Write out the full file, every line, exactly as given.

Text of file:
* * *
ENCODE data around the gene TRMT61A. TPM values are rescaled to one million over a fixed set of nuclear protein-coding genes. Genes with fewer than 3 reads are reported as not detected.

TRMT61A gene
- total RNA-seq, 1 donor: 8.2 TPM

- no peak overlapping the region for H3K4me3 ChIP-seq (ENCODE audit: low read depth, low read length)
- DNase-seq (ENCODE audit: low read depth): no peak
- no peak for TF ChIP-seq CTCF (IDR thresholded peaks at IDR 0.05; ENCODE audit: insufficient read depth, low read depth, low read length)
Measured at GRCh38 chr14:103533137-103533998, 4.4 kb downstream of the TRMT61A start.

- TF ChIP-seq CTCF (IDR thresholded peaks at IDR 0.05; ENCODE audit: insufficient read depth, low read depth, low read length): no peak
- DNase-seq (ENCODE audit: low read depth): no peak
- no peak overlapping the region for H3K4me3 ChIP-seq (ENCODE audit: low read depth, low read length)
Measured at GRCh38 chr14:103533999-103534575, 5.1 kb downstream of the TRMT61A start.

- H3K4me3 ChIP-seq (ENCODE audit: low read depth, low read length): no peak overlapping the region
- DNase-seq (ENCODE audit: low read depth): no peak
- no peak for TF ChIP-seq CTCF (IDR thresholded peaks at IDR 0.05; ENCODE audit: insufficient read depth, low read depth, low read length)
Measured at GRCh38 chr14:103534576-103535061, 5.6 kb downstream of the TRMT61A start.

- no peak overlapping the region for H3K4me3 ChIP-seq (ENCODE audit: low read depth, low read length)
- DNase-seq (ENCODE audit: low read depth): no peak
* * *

ENCODE data around the gene TRMT61A. TPM values are rescaled to one million over a fixed set of nuclear protein-coding genes. Genes with fewer than 3 reads are reported as not detected.

TRMT61A gene
- total RNA-seq, 1 donor: 8.2 TPM

- no peak overlapping the region for H3K4me3 ChIP-seq (ENCODE audit: low read depth, low read length)
- DNase-seq (ENCODE audit: low read depth): no peak
- no peak for TF ChIP-seq CTCF (IDR thresholded peaks at IDR 0.05; ENCODE audit: insufficient read depth, low read depth, low read length)
Measured at GRCh38 chr14:103533137-103533998, 4.4 kb downstream of the TRMT61A start.

- TF ChIP-seq CTCF (IDR thresholded peaks at IDR 0.05; ENCODE audit: insufficient read depth, low read depth, low read length): no peak
- DNase-seq (ENCODE audit: low read depth): no peak
- no peak overlapping the region for H3K4me3 ChIP-seq (ENCODE audit: low read depth, low read length)
Measured at GRCh38 chr14:103533999-103534575, 5.1 kb downstream of the TRMT61A start.

- H3K4me3 ChIP-seq (ENCODE audit: low read depth, low read length): no peak overlapping the region
- DNase-seq (ENCODE audit: low read depth): no peak
- no peak for TF ChIP-seq CTCF (IDR thresholded peaks at IDR 0.05; ENCODE audit: insufficient read depth, low read depth, low read length)
Measured at GRCh38 chr14:103534576-103535061, 5.6 kb downstream of the TRMT61A start.

- no peak overlapping the region for H3K4me3 ChIP-seq (ENCODE audit: low read depth, low read length)
- DNase-seq (ENCODE audit: low read depth): no peak